My name is Joseph Woltmann, and I am currently a 1L student serving as a student staff member for the Center for Global Justice.
Since serving as student staff for the Center for Global Justice, I have been fortunate to work on a project for Shared Hope International. This project focuses on alternative processes to juvenile delinquency and how each state addresses victims of human trafficking. This project has taught me the importance of alternative processes to delinquency, such as Child in Need of Supervision/Services (CHINS). Processes like CHINS demonstrate how victims can be recognized by the system and receive specialized services.
Many states have an alternative process which recognize victims; however, not all of these states give victims access to specialized services. Even without providing access to specialized services, these processes still promote the best interests of the child, which is far better than delinquency processes.
Much progress has been made to aid child victims and states are further progressing in their ability to recognize and treat victims. For example, some states provide legal alternatives, such as Diversion, to delinquents. Diversion allows for juveniles convicted of prostitution to be placed in specialized treatment rather than juvenile detention.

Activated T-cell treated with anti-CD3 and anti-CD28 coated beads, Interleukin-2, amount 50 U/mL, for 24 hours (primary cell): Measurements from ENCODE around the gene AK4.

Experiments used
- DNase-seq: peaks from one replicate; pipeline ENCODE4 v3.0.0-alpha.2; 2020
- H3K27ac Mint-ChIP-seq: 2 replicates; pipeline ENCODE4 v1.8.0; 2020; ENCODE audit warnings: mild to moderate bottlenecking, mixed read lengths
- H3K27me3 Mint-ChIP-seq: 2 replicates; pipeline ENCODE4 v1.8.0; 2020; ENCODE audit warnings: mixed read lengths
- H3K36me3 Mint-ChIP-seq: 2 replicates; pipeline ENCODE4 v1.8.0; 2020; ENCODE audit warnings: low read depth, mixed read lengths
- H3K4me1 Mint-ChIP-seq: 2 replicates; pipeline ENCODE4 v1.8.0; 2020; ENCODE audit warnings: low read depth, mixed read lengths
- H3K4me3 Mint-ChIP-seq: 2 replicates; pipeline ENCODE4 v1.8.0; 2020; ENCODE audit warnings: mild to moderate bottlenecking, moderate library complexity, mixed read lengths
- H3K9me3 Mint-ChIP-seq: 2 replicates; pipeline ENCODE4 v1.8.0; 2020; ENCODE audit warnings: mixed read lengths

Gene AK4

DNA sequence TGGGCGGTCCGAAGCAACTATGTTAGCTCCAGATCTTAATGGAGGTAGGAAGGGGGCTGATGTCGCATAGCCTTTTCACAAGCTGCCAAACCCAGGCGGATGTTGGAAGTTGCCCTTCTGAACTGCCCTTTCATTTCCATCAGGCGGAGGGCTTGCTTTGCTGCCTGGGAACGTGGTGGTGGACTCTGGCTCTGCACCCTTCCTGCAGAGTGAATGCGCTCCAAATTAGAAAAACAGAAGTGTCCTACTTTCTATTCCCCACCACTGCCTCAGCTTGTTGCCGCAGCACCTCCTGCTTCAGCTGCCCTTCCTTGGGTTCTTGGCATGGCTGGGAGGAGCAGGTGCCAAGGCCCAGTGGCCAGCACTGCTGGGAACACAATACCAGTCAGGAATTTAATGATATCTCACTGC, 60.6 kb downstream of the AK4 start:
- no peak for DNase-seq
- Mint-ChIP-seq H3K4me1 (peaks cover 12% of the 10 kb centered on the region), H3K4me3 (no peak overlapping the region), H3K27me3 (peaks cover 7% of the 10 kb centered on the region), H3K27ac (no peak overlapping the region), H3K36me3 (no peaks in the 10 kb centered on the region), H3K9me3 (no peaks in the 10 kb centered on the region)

This project has taught me much about how each state is unique in its bid to protect and aid child victims. The first step is recognition, the second: treatment. Most states have reached the first step, and other states have reached the second step. States can learn from each other on how to approach victims, and through this mutual learning, victims will be able to receive the best care and treatment.
This post was written by a Center for Global Justice student staff member. The views expressed in this post do not necessarily reflect those of Regent University, Regent Law School, or the Center for Global Justice.